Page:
The U.S. Consulate General in Hyderabad and the State Department’s Bureau of International Information Programs (IIP) partnered with the Confederation of Voluntary Associations to host a TechCamp in Hyderabad, India in November 2016. Throughout the three-day technology workshop civil society leaders, journalists, social media experts, religious leaders, and tech experts convened to build out long-term projects centered on promoting positive alternative narratives and technology strategies to counter violent extremism.
— TechCamp (@TechCampGlobal) November 29, 2016
Participants from India, Bangladesh, Indonesia, the Maldives, Philippines, Singapore, and Sri Lanka were nominated and selected by the U.S. embassies in each of their countries. Participants worked with specialized trainers recruited by IIP from organizations like Google, the Wilson Center, 270 Strategies, the BBC, and the NoHateSpeech Movement. Together, they tackled topics such as building successful online and offline campaigns, digital storytelling, data visualization, and using online course-learning tools to promote peace and understanding in their work and local communities.
— TechCamp (@TechCampGlobal) November 28, 2016
As the TechCamp progressed, participants identified, described, and confronted key challenges in order to then build solutions and strategies to counter violent extremism in the digital age. One notable project from TechCamp Hyderabad is the CheckMateHate campaign. Participants from Bangladesh, India, Philippines, and Sri Lanka worked together with trainers Ayeshea Perera of BBC and Linda Roth from The Wilson Center to launch a campaign countering online hate and misinformation while featuring inspiring stories of individuals espousing values of coexistence and multiculturalism.
Other key projects and ideas from the TechCamp were strategies to empower women in the fight against radicalization through direct messaging and podcasts; community building via e-learning tools (with a special focus on K-12 education in rural India); and the creation of a platform to empower and engage university dropouts with positive messaging and educational resources. “I always wanted to launch my ideas to tackle negative issues,” said Newaz Hossain, a participant from Bangladesh working on that education platform. “[I am] glad to receive the necessary tools to make the idea turn into reality.”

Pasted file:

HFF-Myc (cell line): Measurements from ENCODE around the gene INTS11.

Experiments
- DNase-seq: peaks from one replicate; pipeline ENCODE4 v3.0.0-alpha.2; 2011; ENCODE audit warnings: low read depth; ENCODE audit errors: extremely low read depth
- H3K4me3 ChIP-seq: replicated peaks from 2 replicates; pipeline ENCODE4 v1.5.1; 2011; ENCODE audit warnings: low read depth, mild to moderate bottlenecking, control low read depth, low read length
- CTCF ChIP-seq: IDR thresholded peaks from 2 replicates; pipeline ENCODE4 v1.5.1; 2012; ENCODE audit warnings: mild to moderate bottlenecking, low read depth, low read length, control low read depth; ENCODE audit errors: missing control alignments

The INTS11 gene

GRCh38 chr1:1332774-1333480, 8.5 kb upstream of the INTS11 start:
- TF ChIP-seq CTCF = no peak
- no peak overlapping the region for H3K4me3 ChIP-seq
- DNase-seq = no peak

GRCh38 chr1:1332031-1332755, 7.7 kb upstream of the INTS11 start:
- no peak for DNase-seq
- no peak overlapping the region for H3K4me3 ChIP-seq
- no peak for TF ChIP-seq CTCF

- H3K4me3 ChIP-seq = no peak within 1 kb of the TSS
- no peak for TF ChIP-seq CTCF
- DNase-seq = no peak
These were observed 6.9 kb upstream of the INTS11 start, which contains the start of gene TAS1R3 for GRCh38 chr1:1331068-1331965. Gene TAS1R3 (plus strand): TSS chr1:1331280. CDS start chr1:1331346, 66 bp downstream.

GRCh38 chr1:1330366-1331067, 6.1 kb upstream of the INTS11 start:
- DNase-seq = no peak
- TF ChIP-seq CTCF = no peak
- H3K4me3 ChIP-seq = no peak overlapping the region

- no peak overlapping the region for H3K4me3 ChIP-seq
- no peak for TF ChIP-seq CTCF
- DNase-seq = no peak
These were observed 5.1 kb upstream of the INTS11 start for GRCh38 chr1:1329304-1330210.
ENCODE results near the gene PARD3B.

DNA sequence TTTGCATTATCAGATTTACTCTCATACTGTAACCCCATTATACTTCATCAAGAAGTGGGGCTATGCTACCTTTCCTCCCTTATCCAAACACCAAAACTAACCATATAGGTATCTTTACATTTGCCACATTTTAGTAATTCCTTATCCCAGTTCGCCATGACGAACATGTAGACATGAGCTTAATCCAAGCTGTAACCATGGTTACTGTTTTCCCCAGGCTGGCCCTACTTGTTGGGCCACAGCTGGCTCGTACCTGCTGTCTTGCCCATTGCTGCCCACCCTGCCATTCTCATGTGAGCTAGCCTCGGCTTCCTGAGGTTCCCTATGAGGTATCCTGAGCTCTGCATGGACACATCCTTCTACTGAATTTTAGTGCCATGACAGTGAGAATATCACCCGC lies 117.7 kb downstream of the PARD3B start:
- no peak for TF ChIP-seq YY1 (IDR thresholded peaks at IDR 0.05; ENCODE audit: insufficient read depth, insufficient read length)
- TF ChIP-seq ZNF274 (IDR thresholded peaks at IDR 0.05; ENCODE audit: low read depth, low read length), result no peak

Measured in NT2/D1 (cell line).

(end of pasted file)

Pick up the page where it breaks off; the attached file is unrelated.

“TechCamp gave partners the opportunity to learn new concepts, and gave trainers the opportunity to find common elements which have worked for them in their journey and share it with others,” said Ammar Kanchwala, a trainer at TechCamp Hyderabad. “If I were to share a best moment during TechCamp Hyderabad then it would be during the final presentations, when I saw the ideas that had just been on paper in the morning transformed into prototypes and concrete strategies, which was just the result of two day training session. This itself speaks a lot about the power and potential of this platform.”
Looking Forward to the Future
Participants left TechCamp Hyderabad with new digital skills, as well as a network of partners across South and Southeast Asia — but the work does not stop there. TechCamp Hyderabad, like every IIP-led TechCamp, includes a multifaceted follow-on effort to help expand this existing network of positive change-makers with an emphasis on cross-regional interaction. In early 2017, the State Department, in partnership with the Confederation of Voluntary Associations, offered program alumni additional funding and training opportunities to help them expand the digital campaigns, apps, and initiatives generated through TechCamp Hyderabad. This continuing partnership will also support TechCamp alumni’s ambitions to carry out their own local TechCamps, to connect even more innovative ideas and positive narratives, like those they experienced in Hyderabad, to their communities. Efforts like TechCamp are critical to connecting the next generation to the training and technological tools they need to work to solve today’s complex global challenges.